A different look at the role of traumatic brain injury in police shootings.
One (possibly more) of the victims of recent police shootings had suffered a traumatic brain injury (TBI). Several bloggers who are victims of TBI are now expressing fear of interacting with police — fear that they too might be killed.
Traumatic brain injury can affect sufferers in a variety of ways. Some common effects include:
- Speed in processing instructions
- Reaction time to stimuli
What appears to have happened is that a police officer in a confrontation gives an order to someone who does not respond to the order promptly. The officer interprets the non-reaction as hostility and it escalates from there into a shooting.
TBI patients may not react promptly, and the non-reaction indicates nothing more than that they are having trouble processing the instructions. They don’t deserve to die for that. They are already suffering enough.
However, as is often the case, there’s another dimension to this picture that no one has discussed. Think about the problems of undiagnosed or under-diagnosed concussions. Police themselves often have military or athletic backgrounds, and we are only now coming to terms with concussions in sports. The VA has a history of overlooking concussion injuries in vets (1), and finally released the Concussion Coach mobile app to help vets with deal with concussions in 2014 (2, 3).
Further, police can and do sustain head injuries and concussions on the job. In a recent case in Norfolk, Virginia, a police recruit died after suffering head blows during training (4).
In the case of a Seattle officer who stomped on the head of a person in handcuffs, the officer was exonerated of wrong doing after a determination that he had sustained a low level concussion that affected is actions (5).
The problem with concussions is that they often present little or no external appearance of damage. Why is that a problem?
- A lot of people still believe that, in the absence of external injury, a claim of concussion is just a convenient excuse.
- Fellow officers may see the cop claiming a concussion as a malingerer, and reporting a concussion might affect future promotion opportunities.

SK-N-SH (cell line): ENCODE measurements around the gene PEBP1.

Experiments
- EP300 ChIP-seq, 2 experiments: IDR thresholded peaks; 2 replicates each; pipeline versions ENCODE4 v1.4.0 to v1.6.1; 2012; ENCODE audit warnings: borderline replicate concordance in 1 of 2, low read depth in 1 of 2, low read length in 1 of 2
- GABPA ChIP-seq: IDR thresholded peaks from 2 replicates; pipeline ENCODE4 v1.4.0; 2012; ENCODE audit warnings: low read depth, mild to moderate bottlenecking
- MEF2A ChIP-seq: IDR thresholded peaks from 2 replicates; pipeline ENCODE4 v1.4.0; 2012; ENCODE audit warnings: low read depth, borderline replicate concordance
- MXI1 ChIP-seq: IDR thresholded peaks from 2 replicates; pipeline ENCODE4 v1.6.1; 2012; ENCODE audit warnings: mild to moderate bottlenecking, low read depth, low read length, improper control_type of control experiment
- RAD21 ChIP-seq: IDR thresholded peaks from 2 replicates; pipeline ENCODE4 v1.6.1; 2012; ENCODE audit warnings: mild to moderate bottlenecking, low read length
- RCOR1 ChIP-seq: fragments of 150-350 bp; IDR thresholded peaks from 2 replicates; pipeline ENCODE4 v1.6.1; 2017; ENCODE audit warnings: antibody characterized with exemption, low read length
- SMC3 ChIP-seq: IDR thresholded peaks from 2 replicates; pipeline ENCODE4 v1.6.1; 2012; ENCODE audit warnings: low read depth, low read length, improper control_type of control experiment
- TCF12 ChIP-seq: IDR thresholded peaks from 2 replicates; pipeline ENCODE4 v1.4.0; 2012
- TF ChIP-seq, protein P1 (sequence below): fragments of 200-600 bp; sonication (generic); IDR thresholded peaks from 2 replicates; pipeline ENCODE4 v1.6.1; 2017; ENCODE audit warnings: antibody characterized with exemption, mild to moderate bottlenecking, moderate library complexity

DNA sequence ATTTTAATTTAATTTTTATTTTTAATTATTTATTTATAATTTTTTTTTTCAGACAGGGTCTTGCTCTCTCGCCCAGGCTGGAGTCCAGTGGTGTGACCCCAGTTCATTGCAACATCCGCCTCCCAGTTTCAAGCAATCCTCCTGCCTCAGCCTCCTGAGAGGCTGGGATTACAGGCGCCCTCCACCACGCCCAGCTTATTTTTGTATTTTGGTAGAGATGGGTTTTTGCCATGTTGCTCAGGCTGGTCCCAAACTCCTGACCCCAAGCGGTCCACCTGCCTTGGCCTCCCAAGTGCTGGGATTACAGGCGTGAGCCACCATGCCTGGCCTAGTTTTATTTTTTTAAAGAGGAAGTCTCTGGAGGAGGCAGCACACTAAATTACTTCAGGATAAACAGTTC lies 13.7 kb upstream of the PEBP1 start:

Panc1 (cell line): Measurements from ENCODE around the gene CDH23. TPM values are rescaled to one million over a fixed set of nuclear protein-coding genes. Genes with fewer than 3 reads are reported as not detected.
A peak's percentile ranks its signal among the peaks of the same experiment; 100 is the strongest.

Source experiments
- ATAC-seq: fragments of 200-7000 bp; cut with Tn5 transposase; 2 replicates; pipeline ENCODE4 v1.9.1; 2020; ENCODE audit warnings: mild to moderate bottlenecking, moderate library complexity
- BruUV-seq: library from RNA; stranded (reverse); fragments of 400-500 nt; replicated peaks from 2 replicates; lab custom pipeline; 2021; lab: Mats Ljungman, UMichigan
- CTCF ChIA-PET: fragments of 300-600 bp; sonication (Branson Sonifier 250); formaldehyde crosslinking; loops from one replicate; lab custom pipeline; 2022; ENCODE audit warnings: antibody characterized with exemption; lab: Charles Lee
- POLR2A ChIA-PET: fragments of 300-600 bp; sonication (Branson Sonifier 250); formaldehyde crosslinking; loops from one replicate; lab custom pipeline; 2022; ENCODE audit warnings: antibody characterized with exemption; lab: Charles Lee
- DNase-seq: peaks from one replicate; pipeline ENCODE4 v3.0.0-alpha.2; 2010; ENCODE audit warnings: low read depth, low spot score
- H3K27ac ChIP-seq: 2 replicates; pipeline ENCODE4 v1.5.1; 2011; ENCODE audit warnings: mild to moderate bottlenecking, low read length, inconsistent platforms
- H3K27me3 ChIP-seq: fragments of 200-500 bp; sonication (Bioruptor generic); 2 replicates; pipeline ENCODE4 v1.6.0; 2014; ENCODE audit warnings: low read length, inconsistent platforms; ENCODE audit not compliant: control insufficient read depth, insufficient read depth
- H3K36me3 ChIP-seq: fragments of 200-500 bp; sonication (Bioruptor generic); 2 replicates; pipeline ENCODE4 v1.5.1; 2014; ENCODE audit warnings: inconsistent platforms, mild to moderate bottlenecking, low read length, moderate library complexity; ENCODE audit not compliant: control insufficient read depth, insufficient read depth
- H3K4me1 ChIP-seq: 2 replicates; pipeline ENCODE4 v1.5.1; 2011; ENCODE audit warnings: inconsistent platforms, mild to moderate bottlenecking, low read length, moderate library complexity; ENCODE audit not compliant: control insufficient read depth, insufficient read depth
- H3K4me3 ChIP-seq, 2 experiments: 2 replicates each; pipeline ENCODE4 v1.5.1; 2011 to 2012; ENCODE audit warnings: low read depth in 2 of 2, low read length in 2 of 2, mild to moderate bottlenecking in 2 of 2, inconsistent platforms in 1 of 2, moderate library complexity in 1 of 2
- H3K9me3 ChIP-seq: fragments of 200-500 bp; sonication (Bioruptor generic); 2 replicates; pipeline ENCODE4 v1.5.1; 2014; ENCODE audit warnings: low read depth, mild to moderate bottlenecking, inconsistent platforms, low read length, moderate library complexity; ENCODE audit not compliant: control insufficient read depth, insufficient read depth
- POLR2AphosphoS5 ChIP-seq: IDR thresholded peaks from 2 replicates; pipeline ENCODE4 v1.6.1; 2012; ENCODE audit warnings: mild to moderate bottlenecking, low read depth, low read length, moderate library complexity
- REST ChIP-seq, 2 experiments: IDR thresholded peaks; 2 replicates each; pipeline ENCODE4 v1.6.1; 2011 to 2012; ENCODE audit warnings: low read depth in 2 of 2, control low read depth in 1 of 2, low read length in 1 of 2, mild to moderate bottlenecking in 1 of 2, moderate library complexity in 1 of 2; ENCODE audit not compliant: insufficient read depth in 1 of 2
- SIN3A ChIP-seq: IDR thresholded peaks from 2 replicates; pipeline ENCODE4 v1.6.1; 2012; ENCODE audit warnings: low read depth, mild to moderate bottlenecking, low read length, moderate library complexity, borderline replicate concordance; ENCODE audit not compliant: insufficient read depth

- Fear of stigma can cause both civilians and officers to shun seeking treatment.
Here’s the point: we probably have a lot of officers walking around with undiagnosed or untreated concussions that are affecting their thinking, emotions, reaction time and behavior. Administrative reforms as in Norfolk are designed to protect prisoners, but there is no effort to screen officers for brain damage.
So we can have situations in which an impaired officer is confronting an impaired civilian. Just how much good is going to come from that?
To fix a problem, you have to get to root causes. And its not all about racism, as we have had black officers shooting black suspects. Its time to look deeper at causes, and TBI should be considered as one of them.
- Alvarex, Lizette, “War Veterans’ Concussions Are Often Overlooked,” The New York Times. August, 25, 2008. http://www.nytimes.com/2008/08/26/us/26tbi.html?_r=0
- Peterson, Hans, “Help with Concussions in Veterans Hands Today,” Veterans Administration, 17 April 2014. http://www.va.gov/health/NewsFeatures/2014/April/Help-With-Concussions-in-Veterans-Hands-Today.asp
- Veterans Administration. http://www.polytrauma.va.gov/ConcussionCoach.asp
- Kulbarsh, Pamela, “Concussions: More Than a Smack Upside the Head,” Officer.com. 21 June 2012. http://www.officer.com/article/10732667/concussions-more-than-a-smack-upside-the-head
- Thalen, Mikael, “Seattle Police Chief Says Concussion Made Officer Stomp Handcuffed Man’s Head,” Inforwars.com, 4 June 2014. http://www.infowars.com/seattle-police-chief-says-concussion-made-officer-stomp-handcuffed-mans-head/